“It is said that when a Halloway woman kneads dough, long-held quarrels iron themselves out, and when she sieves flour, things fall smoothly back into place…”

Yet not everyone comes knocking on their particular door, with it’s knocker shaped like a curmudgeon of a cat, as not everyone is convinced that the Halloways are who they say they are…

“The Leas’ think the Halloways are witches, the Allens’ that they are expensive frauds, no one remembers long ago that they all used to be friends …”

It is this that has led to one of the oldest feuds between the three largest families in the town since anyone could remember.

A feud that got in the way between a young girl and a young boy …  a boy that happened to be an Allen, a girl that happened to be a Halloway …

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And made her run away …  away from the family business of meddling in people’s lives via food,  and away from the boy she’d given her heart away to at the age of six, most of all. a0a7c67b1c406f0e37615ca9b76cd7a3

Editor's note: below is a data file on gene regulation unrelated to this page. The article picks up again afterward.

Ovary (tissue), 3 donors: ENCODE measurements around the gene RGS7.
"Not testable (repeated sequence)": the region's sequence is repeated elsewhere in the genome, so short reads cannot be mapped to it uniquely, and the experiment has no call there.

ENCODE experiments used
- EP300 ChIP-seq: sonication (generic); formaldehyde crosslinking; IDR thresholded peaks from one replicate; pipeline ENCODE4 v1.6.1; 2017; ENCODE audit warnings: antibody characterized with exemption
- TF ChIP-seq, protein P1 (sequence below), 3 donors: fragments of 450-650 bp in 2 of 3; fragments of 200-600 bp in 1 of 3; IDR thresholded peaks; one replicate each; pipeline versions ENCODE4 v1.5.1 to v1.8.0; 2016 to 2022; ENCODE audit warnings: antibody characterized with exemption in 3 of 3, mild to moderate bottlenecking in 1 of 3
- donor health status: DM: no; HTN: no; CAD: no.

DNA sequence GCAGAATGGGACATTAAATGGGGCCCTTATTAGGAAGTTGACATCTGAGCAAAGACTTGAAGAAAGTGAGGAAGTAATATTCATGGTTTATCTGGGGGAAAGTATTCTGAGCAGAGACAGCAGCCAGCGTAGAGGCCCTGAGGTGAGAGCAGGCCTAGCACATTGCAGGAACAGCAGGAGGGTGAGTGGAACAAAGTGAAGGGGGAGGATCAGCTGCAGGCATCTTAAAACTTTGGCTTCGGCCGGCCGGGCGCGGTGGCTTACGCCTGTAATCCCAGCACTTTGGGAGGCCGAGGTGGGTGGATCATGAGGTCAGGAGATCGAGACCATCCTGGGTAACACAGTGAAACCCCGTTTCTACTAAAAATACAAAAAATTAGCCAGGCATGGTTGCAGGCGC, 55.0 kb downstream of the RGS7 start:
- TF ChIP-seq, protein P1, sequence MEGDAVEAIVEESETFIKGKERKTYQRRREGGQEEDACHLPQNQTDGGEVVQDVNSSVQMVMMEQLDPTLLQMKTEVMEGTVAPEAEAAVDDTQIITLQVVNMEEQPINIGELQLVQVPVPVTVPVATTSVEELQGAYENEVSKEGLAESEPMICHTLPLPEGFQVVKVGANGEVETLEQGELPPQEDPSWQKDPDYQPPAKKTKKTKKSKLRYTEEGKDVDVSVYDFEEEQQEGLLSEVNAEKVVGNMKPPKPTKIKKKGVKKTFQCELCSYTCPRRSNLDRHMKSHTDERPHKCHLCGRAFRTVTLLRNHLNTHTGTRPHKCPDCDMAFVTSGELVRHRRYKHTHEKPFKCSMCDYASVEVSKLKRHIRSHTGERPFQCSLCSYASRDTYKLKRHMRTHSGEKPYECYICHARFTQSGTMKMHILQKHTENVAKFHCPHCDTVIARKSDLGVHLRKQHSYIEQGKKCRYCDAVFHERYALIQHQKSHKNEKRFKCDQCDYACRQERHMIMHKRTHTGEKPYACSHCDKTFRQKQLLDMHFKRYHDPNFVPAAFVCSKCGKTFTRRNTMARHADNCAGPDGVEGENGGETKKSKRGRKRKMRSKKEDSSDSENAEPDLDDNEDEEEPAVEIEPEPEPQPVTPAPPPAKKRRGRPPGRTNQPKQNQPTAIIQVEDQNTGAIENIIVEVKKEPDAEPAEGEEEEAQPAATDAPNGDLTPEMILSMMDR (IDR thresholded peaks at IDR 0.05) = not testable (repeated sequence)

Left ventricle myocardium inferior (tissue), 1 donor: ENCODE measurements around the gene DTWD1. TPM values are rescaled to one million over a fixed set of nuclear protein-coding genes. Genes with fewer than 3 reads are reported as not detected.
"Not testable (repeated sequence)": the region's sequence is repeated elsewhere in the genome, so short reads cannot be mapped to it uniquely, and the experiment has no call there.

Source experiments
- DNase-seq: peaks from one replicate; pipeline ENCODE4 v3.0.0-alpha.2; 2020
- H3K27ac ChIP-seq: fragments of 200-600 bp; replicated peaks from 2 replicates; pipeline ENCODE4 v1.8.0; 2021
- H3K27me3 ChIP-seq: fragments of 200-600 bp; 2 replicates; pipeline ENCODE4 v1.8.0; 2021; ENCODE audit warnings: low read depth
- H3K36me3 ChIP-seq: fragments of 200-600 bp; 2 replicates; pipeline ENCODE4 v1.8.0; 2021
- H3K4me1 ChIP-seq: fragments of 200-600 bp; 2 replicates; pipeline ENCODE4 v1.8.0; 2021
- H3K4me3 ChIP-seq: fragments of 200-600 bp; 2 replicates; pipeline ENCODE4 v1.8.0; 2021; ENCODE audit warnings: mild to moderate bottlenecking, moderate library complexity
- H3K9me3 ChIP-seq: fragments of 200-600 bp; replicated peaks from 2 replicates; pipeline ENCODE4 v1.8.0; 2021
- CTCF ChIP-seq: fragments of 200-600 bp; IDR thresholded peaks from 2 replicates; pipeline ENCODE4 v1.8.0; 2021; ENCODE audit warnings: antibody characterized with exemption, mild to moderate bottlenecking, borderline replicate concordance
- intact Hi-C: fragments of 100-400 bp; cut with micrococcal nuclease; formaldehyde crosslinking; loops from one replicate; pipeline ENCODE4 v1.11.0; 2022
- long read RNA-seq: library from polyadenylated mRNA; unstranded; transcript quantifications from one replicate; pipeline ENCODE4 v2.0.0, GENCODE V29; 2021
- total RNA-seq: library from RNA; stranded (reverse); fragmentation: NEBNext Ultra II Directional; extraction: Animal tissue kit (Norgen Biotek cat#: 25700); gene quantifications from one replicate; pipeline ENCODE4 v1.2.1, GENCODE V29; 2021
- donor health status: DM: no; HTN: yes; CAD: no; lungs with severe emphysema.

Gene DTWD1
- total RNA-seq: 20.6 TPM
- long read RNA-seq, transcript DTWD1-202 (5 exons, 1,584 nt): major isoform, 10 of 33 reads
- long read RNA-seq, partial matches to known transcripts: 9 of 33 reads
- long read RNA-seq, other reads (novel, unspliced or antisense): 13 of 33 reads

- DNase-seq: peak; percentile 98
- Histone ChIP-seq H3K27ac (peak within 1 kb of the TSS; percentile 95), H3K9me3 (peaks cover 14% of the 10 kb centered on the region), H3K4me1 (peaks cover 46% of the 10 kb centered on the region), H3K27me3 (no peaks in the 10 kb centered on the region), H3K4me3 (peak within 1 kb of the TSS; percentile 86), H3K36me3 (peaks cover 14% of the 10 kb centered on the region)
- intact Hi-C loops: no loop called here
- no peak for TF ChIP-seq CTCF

Now twenty-eight, a successful food historian and writer, Emma Halloway thinks she’d got it all figured out.

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Except life has other plans … as this Christmas Emma Halloway, is coming home…

Where her grandmother and her crazy aunts believe that they can fix anything with food, even a broken heart.

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Except, not everything is as it was … for one thing there’s a new lodger at Hope Cottage, who is always in the way and he seems to have some new ideas himself … ideas about what makes a happy life, and why family matters most.

Sandro

And as the snow begins to fall, and the Christmas lights are strung up and history seems to repeat itself, Emma Halloway will have to decide between love or family, or if one ever needs to choose at all?

This Christmas promises to be one she’ll never forget …

This October, experience the magic for yourself.

CHRISTMAS AT HOPE COTTAGE Available from all good online bookstores on the 18th!